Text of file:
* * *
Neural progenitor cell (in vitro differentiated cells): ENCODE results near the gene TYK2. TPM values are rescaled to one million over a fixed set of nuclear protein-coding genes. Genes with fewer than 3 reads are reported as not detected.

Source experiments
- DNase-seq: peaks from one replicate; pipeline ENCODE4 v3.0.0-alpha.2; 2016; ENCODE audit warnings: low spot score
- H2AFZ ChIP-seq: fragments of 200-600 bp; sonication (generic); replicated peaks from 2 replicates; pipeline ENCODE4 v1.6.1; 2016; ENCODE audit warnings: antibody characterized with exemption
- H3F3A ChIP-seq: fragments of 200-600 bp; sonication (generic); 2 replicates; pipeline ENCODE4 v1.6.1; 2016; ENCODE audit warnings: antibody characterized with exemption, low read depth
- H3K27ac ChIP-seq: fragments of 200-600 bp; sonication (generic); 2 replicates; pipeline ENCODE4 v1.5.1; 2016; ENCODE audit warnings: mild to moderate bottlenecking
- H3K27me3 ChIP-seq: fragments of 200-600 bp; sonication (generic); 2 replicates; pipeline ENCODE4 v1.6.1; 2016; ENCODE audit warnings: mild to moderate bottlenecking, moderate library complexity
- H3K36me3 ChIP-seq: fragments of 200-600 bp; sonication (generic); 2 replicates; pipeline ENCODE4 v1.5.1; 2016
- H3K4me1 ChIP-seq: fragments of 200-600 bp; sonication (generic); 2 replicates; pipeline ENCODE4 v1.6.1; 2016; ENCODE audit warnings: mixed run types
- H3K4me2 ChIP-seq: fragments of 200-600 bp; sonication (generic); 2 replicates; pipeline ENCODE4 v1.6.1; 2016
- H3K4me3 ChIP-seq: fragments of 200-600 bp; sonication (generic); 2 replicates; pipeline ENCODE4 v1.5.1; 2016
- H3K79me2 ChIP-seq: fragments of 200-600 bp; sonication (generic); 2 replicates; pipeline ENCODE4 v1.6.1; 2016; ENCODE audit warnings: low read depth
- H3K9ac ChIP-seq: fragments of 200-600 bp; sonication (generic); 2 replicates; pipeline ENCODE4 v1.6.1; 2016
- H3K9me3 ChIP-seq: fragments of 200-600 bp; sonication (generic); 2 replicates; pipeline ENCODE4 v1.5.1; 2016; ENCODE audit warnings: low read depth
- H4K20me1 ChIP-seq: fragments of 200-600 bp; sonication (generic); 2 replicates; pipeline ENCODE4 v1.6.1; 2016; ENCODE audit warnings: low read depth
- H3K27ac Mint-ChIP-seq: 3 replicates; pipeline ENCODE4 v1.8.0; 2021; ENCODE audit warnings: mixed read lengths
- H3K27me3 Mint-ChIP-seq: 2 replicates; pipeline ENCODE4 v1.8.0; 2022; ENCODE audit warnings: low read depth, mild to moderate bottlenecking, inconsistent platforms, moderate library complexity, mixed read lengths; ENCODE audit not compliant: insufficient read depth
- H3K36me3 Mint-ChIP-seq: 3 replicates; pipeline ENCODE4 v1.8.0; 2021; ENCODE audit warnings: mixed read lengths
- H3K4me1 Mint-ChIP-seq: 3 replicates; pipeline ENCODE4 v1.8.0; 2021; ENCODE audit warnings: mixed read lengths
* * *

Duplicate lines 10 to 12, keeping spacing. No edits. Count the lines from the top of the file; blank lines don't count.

- H3K4me2 ChIP-seq: fragments of 200-600 bp; sonication (generic); 2 replicates; pipeline ENCODE4 v1.6.1; 2016
- H3K4me3 ChIP-seq: fragments of 200-600 bp; sonication (generic); 2 replicates; pipeline ENCODE4 v1.5.1; 2016
- H3K79me2 ChIP-seq: fragments of 200-600 bp; sonication (generic); 2 replicates; pipeline ENCODE4 v1.6.1; 2016; ENCODE audit warnings: low read depth